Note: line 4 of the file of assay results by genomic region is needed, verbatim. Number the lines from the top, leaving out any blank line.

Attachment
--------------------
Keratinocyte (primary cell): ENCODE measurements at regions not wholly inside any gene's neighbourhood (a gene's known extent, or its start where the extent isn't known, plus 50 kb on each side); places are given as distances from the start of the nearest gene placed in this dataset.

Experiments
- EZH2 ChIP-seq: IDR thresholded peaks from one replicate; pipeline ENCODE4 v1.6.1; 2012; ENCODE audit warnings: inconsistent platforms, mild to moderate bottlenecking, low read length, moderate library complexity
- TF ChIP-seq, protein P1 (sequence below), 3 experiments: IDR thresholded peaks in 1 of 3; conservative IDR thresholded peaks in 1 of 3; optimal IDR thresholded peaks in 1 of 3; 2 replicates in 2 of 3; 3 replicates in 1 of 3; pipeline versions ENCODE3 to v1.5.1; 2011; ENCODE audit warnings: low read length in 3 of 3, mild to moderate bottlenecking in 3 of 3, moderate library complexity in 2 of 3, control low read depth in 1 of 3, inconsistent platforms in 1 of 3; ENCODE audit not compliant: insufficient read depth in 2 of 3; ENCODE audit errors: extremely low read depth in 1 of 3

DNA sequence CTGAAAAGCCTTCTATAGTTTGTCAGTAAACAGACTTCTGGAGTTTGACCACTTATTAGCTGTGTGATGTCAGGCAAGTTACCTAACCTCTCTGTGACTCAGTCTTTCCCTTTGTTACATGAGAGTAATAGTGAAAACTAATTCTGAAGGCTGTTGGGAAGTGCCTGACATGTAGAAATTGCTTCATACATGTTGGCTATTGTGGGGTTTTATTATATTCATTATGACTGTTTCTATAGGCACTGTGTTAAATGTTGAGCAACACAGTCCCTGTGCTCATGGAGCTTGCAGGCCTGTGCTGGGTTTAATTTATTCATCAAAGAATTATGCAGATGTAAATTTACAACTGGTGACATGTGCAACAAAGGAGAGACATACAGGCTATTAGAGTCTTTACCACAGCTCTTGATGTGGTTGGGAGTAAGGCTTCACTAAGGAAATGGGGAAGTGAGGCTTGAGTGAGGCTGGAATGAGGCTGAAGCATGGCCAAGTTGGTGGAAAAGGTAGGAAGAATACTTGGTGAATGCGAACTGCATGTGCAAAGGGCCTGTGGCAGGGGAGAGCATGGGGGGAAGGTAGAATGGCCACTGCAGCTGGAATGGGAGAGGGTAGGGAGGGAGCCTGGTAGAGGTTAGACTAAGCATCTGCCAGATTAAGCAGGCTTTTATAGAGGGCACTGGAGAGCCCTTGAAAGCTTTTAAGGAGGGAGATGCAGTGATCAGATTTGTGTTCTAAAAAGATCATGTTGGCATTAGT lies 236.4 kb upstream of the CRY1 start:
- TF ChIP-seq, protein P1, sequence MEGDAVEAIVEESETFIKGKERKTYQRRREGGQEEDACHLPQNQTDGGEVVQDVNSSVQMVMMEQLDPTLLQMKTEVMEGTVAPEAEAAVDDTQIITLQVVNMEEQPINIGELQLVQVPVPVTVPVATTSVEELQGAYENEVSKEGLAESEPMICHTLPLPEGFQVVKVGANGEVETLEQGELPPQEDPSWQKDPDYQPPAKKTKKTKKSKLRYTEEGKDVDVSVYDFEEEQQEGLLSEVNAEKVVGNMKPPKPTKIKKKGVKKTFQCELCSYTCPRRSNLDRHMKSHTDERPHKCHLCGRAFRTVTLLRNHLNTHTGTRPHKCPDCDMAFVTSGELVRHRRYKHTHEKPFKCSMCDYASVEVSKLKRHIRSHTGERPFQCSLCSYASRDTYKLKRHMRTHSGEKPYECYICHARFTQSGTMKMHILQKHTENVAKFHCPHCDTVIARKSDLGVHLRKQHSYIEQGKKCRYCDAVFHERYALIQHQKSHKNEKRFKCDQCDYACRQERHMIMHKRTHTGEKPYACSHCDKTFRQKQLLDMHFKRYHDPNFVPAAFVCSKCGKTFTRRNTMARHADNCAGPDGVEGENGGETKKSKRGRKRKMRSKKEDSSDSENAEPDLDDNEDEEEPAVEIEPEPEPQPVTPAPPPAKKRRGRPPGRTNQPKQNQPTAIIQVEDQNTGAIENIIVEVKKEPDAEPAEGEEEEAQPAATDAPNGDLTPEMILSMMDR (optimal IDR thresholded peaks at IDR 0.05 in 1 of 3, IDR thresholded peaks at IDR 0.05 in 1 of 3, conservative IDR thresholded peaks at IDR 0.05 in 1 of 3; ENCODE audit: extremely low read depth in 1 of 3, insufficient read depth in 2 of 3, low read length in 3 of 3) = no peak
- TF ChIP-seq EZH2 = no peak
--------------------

- TF ChIP-seq, protein P1 (sequence below), 3 experiments: IDR thresholded peaks in 1 of 3; conservative IDR thresholded peaks in 1 of 3; optimal IDR thresholded peaks in 1 of 3; 2 replicates in 2 of 3; 3 replicates in 1 of 3; pipeline versions ENCODE3 to v1.5.1; 2011; ENCODE audit warnings: low read length in 3 of 3, mild to moderate bottlenecking in 3 of 3, moderate library complexity in 2 of 3, control low read depth in 1 of 3, inconsistent platforms in 1 of 3; ENCODE audit not compliant: insufficient read depth in 2 of 3; ENCODE audit errors: extremely low read depth in 1 of 3